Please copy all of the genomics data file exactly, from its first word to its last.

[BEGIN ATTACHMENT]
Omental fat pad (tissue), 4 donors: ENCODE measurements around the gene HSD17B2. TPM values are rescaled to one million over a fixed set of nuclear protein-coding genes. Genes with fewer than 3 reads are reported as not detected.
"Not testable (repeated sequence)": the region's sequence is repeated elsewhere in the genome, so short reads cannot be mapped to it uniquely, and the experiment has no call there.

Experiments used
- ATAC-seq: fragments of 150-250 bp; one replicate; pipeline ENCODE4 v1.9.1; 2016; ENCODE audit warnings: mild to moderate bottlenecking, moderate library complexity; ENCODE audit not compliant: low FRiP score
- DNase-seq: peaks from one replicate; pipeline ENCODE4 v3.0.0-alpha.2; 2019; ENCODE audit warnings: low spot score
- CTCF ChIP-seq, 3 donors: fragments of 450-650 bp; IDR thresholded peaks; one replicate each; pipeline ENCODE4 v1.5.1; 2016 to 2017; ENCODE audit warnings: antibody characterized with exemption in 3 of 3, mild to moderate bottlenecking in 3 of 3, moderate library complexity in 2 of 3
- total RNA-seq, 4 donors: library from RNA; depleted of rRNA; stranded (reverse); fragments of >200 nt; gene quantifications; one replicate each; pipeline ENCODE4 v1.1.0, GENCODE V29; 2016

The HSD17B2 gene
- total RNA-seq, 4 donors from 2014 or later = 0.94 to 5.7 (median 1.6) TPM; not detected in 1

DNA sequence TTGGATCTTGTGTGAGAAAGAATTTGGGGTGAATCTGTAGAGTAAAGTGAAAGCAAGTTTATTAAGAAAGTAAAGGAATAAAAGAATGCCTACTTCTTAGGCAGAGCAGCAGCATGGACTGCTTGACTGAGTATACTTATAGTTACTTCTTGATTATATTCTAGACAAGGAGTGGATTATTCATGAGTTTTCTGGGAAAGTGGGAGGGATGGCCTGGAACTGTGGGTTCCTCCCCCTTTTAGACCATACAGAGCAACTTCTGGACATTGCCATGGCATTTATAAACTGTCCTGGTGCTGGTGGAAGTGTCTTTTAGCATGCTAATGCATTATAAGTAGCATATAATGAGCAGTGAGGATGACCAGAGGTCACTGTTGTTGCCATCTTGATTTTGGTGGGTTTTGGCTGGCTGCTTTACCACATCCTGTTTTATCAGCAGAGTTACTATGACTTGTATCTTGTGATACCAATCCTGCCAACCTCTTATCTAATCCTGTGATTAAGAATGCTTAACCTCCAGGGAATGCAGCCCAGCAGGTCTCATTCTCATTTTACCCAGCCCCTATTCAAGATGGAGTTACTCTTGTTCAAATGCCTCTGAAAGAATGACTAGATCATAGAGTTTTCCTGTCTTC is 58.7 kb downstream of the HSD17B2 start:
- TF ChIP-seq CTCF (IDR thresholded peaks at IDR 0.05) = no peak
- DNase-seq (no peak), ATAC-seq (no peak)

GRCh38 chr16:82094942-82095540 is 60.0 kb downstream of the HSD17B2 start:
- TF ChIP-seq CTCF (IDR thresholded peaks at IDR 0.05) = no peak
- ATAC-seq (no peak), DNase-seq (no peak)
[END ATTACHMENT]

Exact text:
Omental fat pad (tissue), 4 donors: ENCODE measurements around the gene HSD17B2. TPM values are rescaled to one million over a fixed set of nuclear protein-coding genes. Genes with fewer than 3 reads are reported as not detected.
"Not testable (repeated sequence)": the region's sequence is repeated elsewhere in the genome, so short reads cannot be mapped to it uniquely, and the experiment has no call there.

Experiments used
- ATAC-seq: fragments of 150-250 bp; one replicate; pipeline ENCODE4 v1.9.1; 2016; ENCODE audit warnings: mild to moderate bottlenecking, moderate library complexity; ENCODE audit not compliant: low FRiP score
- DNase-seq: peaks from one replicate; pipeline ENCODE4 v3.0.0-alpha.2; 2019; ENCODE audit warnings: low spot score
- CTCF ChIP-seq, 3 donors: fragments of 450-650 bp; IDR thresholded peaks; one replicate each; pipeline ENCODE4 v1.5.1; 2016 to 2017; ENCODE audit warnings: antibody characterized with exemption in 3 of 3, mild to moderate bottlenecking in 3 of 3, moderate library complexity in 2 of 3
- total RNA-seq, 4 donors: library from RNA; depleted of rRNA; stranded (reverse); fragments of >200 nt; gene quantifications; one replicate each; pipeline ENCODE4 v1.1.0, GENCODE V29; 2016

The HSD17B2 gene
- total RNA-seq, 4 donors from 2014 or later = 0.94 to 5.7 (median 1.6) TPM; not detected in 1

DNA sequence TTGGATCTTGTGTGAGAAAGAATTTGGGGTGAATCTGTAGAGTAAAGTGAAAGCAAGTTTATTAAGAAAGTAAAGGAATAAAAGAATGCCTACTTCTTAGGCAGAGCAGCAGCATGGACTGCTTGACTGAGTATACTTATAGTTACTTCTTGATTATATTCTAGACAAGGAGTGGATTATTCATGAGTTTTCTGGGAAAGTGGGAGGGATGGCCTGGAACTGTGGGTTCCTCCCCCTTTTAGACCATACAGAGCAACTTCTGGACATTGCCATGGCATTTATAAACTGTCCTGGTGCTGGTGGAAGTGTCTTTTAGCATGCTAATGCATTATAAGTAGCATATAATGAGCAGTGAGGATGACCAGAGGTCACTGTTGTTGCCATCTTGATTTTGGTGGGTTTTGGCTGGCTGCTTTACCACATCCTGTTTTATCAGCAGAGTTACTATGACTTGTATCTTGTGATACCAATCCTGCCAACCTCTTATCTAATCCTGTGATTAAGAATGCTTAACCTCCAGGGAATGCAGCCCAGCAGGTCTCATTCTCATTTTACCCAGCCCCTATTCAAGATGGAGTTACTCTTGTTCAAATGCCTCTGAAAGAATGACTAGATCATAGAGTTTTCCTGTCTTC is 58.7 kb downstream of the HSD17B2 start:
- TF ChIP-seq CTCF (IDR thresholded peaks at IDR 0.05) = no peak
- DNase-seq (no peak), ATAC-seq (no peak)

GRCh38 chr16:82094942-82095540 is 60.0 kb downstream of the HSD17B2 start:
- TF ChIP-seq CTCF (IDR thresholded peaks at IDR 0.05) = no peak
- ATAC-seq (no peak), DNase-seq (no peak)